The patient was extubated after 24 hours.  The vital signs were stable, the lung clear to  bilateral auscultation, and the chest x ray negative for pulmonary edema.

Chest X-ray after 24 hours in SICU:

turp4a.jpg (8332 bytes)
Normal Chest Xray.

The patient's severe hyponatremia was initially aggressively treated with 3% saline. This is a somewhat controversial area. The most feared complication of rapid correction of hyponatremia is the "osmotic demyelination syndrome" (3). Demyelinating lesions have not been reported after correction of acute hyponatremia in TURP patients, though recent animal studies have shown that rapid Na correction can cause neurological disease (2). Therefore, serum sodium and osmolality should be monitored and corrected only until symptoms subside, then correction should be continued at a Na correction <1.5 mEq/L/Hr. It should be noted that hyponatremia occurs not because of loss of sodium but because of gain of free water.  Excessive administration of hypotonic saline results in additional fluid overload (4). NaCl  3 % at a rate of 100 cc/ h was started in the OR just prior to the transfer to the SICU. In addition, 20 mg of furosemide i.v. were administered. Despite this treatment, the sodium level 20 minutes later was 107 mEq/L. Blood samples were sent every hour for the next 6 hours. 1 hour later  NA was 116 mEq/L. The 3% saline infusion was stopped and an infusion of 1/ 2 hypertonic normal saline was started at 50cc/hr. Within 24 hours, sodium levels stabilized at 127 mEq/L. After 48 hours, the sodium level reached 132 mEq/L. The patient was discharged from the SICU with blood values within normal limits: NA 134 mEq/L, K 3.5 mEq/L, CL 105 mEq/L, Gluc 99 mg/dl, Bun 15 mg/dl, Creatinine 0.6 mg/dl, Ammonia 24 mmol/L and Serum Osmolarity of 287.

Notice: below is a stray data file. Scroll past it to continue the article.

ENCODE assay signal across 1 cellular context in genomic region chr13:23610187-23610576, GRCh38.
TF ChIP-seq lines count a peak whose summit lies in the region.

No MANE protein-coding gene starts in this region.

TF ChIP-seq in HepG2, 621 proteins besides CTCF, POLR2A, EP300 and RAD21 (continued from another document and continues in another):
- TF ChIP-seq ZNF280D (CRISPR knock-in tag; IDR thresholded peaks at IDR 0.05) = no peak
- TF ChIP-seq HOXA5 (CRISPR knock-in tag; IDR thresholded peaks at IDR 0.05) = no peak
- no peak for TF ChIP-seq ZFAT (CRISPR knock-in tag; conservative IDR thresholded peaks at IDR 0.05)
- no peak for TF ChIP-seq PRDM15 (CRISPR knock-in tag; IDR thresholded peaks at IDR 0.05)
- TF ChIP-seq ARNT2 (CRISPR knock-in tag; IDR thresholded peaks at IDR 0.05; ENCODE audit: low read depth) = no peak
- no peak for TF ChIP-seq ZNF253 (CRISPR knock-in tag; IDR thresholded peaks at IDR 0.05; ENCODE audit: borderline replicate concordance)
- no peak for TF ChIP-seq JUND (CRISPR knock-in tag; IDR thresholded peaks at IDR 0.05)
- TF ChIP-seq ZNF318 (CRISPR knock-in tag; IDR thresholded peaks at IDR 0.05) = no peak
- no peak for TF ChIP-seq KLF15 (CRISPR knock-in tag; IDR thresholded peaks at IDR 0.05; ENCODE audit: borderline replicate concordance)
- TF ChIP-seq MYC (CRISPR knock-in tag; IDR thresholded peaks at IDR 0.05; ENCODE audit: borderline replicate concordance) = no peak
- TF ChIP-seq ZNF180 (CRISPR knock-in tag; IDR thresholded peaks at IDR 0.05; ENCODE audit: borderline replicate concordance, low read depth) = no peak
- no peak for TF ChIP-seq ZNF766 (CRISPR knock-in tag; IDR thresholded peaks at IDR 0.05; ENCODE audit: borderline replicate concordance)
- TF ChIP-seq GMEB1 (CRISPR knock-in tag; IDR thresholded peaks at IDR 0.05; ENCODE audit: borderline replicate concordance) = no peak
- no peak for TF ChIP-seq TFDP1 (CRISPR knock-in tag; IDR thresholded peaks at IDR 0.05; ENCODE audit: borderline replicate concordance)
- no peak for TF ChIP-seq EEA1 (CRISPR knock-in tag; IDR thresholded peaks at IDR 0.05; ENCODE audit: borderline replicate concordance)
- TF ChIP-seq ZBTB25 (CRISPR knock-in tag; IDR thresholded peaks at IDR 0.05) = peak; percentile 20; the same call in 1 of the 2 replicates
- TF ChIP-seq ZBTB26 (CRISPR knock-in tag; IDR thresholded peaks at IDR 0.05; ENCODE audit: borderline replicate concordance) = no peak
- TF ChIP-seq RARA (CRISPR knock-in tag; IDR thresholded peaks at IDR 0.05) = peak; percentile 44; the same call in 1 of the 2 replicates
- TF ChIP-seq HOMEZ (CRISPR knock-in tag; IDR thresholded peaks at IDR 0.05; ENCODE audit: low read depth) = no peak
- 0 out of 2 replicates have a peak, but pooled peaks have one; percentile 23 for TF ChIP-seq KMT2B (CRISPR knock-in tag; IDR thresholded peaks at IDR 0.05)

Our patient did not have an extreme hyperammonemia (normal level is 11 to 35 mmol/L). The increase of serum ammonia during TURP is due to glycine absorption, which undergoes oxidative deamination, leading to the formation of glyoxylic acid and ammonia. Extreme hyperammonemia (concentrations > 150 mmol/L) can exacerbate the cerebral depression caused by the hyponatremia. L-arginine, acting in the hepatic tissue prevents hepatic release of ammonia and accelerates the conversion of ammonia to urea.

In conclusion, hypoosmolality and hyponatremia appear to be the principle culprits contributing to the neurological changes seen in TURP-syndrome. Aggressive correction of the above and good supportive care for the renal, cardiac and pulmonary systems contributed to the good clinical outcome for our patient. He was discharged from our ICU without any complications.


Questions & Answers

1) What is your diagnosis ?


2) What happened intraoperatively ?

Absorption of 3 to 4 liters of bladder irrigation leading to hypervolemia, hyponatremia, hypothermia, and hyperammonemia

3) What are the potential complications of this syndrome ?

neurologic system:

cardiovascular system:

pulmonary system:

hematologic system:

4) How would you treat this phenomenon ?

5) How can it be avoided ?



1. Andrew RD: Seizure and acute osmotic change: clinical and neurophysiological aspects. Journal of the Neurological Sciences, 101 (1991) 7-18. (Back to text)

2. Jensen V: The TURP Syndrome. Canadian Journal of Anesthesia 1991/ 38:1/ pp90-7. (Back to text)

3. Gravenstein D: Transurethral Resection of the Prostrate (TURP) Syndrome: A Review of the Pathophysiology and Management. Anesthesia Analgesia, 1997;84:438-46. (Back to text)

4. Duke J, Rosenberg SG: Anesthesia Secrets, 1996; Hanley & Belfus Inc., Medical Publishers. pp 472-478. (Back to text)